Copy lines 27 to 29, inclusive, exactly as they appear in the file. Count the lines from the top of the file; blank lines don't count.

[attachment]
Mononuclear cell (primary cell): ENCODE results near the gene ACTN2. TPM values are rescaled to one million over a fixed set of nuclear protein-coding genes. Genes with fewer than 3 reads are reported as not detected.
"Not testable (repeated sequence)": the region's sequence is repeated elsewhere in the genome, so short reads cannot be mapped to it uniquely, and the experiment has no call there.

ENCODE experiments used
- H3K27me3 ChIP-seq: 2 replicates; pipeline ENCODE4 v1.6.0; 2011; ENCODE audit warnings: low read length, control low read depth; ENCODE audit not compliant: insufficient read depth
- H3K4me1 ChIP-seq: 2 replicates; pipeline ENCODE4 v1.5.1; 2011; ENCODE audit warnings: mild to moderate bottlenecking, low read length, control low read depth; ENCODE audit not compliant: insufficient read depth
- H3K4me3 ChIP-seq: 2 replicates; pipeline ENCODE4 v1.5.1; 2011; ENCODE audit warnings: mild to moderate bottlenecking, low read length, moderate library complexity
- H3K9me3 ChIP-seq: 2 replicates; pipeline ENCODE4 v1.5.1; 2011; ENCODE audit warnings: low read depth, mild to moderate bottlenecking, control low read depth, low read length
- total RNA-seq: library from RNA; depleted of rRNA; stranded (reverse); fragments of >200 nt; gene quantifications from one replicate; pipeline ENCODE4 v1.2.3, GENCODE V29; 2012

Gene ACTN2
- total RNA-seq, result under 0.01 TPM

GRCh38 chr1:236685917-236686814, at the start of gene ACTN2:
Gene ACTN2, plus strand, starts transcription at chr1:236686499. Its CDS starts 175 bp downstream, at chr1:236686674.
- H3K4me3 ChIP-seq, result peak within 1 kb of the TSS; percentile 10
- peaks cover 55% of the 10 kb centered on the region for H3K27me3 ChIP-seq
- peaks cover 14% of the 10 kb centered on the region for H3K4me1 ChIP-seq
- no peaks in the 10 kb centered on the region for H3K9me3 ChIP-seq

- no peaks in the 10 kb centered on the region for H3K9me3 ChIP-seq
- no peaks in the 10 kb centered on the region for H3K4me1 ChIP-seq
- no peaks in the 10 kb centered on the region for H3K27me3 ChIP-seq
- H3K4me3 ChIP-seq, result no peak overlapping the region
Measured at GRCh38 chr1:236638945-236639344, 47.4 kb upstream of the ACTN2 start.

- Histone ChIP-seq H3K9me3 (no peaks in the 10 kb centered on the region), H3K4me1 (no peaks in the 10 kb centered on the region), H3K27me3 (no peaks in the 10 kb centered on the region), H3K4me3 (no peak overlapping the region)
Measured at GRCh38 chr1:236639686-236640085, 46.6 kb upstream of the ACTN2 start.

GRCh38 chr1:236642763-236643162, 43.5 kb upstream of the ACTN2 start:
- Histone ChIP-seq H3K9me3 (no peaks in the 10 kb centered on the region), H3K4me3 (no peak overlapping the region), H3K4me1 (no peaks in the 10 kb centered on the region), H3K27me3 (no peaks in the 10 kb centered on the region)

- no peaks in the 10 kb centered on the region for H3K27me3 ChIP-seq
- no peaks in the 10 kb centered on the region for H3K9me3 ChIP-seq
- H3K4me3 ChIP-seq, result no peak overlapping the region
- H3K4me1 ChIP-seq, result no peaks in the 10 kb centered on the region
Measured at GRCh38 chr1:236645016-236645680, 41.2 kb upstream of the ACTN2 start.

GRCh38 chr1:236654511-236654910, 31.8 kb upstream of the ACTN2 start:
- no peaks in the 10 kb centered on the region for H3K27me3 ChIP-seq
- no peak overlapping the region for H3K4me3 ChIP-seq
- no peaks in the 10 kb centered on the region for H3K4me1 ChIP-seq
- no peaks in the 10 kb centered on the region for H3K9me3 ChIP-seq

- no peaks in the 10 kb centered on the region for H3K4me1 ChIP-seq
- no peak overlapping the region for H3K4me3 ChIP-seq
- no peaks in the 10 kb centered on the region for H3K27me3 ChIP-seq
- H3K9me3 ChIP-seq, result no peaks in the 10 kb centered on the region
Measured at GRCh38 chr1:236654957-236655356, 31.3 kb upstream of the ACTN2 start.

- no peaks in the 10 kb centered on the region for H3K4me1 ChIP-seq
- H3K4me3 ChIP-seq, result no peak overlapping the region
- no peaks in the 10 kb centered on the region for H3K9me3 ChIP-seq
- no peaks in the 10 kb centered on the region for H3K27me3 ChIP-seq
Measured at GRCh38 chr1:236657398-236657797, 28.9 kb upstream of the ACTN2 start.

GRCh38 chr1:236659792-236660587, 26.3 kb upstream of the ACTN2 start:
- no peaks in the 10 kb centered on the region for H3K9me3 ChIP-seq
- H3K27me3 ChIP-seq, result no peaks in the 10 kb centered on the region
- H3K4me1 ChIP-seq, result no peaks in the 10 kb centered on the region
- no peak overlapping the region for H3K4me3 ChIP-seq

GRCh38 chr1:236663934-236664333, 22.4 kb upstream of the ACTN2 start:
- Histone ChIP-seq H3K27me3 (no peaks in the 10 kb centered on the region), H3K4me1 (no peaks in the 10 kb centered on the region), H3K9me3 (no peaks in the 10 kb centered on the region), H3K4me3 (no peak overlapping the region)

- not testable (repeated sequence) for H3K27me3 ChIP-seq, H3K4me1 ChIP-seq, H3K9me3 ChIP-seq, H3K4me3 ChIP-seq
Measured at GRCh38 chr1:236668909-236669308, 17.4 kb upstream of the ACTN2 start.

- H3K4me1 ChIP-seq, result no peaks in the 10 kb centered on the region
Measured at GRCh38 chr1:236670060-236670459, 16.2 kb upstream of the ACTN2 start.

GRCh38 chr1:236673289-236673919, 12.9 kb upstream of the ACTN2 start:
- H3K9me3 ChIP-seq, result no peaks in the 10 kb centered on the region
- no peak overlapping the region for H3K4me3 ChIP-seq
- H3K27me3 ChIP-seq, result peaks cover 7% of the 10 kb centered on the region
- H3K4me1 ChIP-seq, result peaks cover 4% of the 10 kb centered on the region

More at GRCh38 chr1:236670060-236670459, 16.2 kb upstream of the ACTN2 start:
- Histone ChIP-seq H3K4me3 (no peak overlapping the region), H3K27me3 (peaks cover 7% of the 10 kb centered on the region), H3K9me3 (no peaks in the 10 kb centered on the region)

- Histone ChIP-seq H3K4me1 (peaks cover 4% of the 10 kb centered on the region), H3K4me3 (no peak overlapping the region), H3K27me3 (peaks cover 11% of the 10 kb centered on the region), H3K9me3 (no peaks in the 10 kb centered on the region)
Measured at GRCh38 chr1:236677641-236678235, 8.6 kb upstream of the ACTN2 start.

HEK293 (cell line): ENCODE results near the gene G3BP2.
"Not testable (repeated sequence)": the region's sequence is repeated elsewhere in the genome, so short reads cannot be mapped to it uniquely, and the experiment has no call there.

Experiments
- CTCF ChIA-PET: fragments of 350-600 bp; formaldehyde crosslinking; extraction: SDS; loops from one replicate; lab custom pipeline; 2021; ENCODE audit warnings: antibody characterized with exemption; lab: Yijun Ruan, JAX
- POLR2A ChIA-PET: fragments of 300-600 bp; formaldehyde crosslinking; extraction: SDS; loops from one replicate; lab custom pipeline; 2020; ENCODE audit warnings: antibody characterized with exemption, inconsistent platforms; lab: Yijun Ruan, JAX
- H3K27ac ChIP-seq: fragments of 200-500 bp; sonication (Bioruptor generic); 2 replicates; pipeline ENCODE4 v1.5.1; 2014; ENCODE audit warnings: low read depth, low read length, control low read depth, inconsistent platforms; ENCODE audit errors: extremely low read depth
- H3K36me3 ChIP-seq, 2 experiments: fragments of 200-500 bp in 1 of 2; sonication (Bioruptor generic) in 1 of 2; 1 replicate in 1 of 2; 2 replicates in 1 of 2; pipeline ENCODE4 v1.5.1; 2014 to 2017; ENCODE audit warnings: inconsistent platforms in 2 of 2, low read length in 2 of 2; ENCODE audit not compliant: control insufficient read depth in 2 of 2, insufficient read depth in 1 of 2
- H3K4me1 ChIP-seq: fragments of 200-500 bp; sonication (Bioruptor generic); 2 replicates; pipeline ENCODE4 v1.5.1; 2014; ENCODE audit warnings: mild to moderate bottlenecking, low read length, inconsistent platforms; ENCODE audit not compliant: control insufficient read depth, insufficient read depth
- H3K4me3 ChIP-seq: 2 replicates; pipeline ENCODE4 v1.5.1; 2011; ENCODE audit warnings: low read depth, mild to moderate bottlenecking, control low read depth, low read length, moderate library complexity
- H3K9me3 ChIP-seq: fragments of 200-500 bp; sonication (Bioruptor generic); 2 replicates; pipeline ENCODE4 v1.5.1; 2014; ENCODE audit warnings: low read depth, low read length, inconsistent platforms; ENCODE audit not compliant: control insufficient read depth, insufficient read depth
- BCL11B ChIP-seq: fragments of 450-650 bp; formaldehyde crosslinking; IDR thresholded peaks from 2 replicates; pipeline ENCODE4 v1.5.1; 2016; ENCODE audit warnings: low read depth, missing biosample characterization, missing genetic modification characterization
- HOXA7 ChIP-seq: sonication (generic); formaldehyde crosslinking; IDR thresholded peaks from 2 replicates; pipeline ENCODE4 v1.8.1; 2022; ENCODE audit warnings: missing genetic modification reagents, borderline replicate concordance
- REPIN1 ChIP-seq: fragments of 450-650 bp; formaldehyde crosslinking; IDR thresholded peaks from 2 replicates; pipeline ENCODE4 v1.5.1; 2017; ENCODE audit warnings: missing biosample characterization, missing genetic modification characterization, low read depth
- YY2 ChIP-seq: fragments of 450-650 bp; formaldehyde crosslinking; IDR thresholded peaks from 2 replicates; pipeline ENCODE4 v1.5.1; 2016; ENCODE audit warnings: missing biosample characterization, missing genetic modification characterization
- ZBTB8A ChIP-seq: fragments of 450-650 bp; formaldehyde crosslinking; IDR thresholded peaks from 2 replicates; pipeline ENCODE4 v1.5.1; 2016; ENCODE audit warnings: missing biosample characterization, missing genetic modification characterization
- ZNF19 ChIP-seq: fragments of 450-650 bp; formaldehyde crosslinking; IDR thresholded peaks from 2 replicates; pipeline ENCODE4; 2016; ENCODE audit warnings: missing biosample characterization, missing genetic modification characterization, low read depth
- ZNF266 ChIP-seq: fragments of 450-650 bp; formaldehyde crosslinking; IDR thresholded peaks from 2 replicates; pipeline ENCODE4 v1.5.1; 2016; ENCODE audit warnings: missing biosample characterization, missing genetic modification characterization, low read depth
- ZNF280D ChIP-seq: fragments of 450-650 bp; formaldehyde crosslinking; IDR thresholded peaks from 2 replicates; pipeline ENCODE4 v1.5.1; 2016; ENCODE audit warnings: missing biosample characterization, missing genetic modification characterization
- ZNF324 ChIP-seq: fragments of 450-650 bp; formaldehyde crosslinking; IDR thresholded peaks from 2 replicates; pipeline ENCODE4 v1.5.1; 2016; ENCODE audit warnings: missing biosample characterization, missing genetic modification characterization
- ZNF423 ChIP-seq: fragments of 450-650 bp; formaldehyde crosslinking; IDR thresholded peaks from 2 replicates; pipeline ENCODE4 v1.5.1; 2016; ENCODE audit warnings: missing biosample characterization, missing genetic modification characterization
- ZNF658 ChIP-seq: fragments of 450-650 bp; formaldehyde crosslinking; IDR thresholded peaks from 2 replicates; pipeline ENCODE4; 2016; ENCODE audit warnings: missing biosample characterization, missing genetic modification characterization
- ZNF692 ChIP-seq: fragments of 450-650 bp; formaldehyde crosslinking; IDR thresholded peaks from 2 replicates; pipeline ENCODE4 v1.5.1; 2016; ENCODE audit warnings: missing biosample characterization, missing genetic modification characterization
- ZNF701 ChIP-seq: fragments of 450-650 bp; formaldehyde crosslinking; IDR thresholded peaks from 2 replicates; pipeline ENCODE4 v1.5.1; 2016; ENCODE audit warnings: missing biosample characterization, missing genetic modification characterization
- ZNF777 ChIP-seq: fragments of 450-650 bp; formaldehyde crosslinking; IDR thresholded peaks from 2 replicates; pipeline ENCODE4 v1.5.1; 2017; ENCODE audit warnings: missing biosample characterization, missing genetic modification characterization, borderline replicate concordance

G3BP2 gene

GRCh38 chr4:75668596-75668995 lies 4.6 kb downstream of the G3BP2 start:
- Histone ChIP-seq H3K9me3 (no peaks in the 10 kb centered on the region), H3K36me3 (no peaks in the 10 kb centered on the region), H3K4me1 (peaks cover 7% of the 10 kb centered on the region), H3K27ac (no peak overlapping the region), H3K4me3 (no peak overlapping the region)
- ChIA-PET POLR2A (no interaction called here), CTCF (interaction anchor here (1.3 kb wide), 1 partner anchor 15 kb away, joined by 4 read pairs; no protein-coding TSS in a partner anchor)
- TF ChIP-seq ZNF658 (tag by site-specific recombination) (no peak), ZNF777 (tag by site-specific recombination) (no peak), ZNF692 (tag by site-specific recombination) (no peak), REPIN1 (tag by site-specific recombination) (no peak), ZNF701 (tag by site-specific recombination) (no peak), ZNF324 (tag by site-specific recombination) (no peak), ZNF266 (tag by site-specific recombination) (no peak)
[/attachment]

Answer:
- no peaks in the 10 kb centered on the region for H3K9me3 ChIP-seq
- H3K4me3 ChIP-seq, result no peak overlapping the region
- H3K4me1 ChIP-seq, result no peaks in the 10 kb centered on the region